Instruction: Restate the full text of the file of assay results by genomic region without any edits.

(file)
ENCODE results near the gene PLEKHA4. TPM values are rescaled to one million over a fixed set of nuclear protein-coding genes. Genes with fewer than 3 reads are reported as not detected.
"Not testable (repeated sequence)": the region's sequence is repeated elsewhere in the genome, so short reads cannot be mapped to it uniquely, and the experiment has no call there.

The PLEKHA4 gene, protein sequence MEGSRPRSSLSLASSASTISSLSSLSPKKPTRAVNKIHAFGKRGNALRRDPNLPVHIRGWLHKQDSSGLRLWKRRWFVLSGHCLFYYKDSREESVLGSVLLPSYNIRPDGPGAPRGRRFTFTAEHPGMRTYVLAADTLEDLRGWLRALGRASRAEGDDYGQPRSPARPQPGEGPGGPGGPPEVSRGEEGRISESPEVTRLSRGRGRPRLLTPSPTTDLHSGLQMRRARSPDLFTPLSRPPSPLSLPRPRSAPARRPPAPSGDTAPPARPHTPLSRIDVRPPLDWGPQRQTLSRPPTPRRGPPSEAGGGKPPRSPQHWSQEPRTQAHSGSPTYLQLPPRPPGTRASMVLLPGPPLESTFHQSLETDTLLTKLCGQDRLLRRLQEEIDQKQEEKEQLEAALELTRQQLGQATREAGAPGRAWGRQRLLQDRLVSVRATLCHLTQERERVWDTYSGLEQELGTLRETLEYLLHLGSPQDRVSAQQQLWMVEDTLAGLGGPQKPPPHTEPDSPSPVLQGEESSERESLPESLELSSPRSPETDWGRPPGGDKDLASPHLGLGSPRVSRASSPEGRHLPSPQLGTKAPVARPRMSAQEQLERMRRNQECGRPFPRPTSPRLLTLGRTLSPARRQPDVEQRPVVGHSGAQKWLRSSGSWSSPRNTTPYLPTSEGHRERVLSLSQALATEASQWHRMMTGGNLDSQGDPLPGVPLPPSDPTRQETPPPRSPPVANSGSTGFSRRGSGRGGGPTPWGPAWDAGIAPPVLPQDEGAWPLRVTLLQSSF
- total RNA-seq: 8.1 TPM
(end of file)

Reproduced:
ENCODE results near the gene PLEKHA4. TPM values are rescaled to one million over a fixed set of nuclear protein-coding genes. Genes with fewer than 3 reads are reported as not detected.
"Not testable (repeated sequence)": the region's sequence is repeated elsewhere in the genome, so short reads cannot be mapped to it uniquely, and the experiment has no call there.

The PLEKHA4 gene, protein sequence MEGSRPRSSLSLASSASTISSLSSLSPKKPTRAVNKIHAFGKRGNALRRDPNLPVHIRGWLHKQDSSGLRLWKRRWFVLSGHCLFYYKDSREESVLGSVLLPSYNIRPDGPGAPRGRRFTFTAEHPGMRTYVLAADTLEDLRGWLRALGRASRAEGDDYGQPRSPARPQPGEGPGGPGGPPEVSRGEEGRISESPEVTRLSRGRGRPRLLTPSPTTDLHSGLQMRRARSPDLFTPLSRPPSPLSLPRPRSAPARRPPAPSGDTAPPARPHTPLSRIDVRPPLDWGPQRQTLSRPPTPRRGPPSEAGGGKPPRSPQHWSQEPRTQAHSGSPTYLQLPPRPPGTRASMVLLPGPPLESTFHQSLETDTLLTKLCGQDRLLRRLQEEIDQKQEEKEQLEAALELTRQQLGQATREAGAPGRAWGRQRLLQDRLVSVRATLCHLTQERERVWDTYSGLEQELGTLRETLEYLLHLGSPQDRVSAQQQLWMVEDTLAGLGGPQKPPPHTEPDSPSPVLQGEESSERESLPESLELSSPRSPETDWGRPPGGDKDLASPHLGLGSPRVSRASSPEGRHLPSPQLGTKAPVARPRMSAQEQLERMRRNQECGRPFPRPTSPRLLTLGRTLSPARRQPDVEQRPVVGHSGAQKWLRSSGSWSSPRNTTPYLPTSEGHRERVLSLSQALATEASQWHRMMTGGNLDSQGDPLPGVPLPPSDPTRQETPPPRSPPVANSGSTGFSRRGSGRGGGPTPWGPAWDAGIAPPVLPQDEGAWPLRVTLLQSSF
- total RNA-seq: 8.1 TPM